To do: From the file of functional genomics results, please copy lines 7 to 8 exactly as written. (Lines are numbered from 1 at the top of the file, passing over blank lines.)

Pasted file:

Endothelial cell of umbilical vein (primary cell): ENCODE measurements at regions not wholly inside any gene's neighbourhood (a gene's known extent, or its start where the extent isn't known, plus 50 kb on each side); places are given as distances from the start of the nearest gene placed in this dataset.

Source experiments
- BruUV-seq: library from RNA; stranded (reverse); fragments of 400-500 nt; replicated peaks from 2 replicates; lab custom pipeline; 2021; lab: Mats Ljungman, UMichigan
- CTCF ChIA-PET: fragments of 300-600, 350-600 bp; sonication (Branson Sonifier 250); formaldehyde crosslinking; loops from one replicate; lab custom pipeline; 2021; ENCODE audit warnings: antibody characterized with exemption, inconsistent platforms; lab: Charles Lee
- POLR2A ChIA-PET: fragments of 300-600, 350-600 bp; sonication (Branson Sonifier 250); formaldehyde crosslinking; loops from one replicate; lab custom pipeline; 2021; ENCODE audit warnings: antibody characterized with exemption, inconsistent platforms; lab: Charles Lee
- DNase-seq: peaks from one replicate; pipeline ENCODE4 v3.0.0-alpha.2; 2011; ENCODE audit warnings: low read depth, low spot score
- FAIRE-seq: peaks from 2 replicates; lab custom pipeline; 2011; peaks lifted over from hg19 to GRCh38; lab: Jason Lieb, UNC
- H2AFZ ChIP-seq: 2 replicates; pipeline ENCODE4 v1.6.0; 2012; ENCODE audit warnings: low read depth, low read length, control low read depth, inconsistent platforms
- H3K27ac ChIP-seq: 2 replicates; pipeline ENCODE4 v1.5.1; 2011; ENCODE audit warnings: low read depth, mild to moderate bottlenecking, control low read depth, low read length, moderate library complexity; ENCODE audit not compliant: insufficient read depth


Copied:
- FAIRE-seq: peaks from 2 replicates; lab custom pipeline; 2011; peaks lifted over from hg19 to GRCh38; lab: Jason Lieb, UNC
- H2AFZ ChIP-seq: 2 replicates; pipeline ENCODE4 v1.6.0; 2012; ENCODE audit warnings: low read depth, low read length, control low read depth, inconsistent platforms